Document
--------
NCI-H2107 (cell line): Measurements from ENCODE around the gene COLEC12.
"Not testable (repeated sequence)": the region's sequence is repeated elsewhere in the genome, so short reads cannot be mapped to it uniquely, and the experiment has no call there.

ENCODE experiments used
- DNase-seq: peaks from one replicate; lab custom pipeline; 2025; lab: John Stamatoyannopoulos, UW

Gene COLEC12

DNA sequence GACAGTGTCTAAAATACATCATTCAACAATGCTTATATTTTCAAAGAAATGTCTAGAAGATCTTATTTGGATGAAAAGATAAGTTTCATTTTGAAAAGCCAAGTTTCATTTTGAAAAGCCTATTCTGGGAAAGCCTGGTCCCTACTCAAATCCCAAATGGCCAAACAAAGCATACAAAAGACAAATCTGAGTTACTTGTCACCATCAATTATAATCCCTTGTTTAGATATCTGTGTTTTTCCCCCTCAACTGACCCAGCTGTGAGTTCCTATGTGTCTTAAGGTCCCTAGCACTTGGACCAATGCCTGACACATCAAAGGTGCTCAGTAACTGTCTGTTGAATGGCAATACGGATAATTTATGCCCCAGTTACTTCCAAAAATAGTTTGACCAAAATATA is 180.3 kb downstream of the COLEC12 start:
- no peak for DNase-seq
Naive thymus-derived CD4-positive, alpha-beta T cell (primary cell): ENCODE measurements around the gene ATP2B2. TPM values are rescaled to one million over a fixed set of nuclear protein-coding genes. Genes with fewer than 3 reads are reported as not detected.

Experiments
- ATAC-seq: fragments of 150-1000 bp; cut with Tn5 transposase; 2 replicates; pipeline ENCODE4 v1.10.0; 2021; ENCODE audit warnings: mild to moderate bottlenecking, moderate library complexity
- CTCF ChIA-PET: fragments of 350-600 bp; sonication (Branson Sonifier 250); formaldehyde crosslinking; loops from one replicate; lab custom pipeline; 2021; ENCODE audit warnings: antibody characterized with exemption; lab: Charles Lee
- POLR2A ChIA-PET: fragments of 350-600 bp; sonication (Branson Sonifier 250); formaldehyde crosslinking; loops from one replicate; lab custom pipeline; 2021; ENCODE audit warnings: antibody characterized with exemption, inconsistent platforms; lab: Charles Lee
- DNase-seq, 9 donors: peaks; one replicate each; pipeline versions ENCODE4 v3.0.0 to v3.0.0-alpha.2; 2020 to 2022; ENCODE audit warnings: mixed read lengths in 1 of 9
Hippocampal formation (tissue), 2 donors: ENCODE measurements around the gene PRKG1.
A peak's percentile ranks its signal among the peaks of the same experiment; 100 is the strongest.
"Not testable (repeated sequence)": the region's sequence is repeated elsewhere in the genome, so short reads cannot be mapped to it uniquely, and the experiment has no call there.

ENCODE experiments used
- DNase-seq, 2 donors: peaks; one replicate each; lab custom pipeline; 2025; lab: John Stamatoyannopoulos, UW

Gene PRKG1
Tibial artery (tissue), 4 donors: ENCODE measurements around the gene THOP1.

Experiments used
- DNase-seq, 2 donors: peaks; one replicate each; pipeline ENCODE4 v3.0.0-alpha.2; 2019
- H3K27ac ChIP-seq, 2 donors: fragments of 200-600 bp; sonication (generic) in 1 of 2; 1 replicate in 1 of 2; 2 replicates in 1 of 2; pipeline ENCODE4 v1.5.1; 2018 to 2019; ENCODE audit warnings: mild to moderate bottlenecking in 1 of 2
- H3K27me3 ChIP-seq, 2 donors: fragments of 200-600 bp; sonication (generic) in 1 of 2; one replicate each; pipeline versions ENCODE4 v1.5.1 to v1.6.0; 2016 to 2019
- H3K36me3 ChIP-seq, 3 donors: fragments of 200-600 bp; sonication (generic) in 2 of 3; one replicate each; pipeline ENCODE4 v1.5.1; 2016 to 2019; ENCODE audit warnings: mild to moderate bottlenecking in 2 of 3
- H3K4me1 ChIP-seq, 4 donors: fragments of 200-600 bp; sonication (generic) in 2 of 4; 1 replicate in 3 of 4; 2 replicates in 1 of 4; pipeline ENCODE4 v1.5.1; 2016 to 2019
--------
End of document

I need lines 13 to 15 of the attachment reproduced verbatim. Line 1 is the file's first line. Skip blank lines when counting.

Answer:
- DNase-seq, 9 donors: peaks; one replicate each; pipeline versions ENCODE4 v3.0.0 to v3.0.0-alpha.2; 2020 to 2022; ENCODE audit warnings: mixed read lengths in 1 of 9
Hippocampal formation (tissue), 2 donors: ENCODE measurements around the gene PRKG1.
A peak's percentile ranks its signal among the peaks of the same experiment; 100 is the strongest.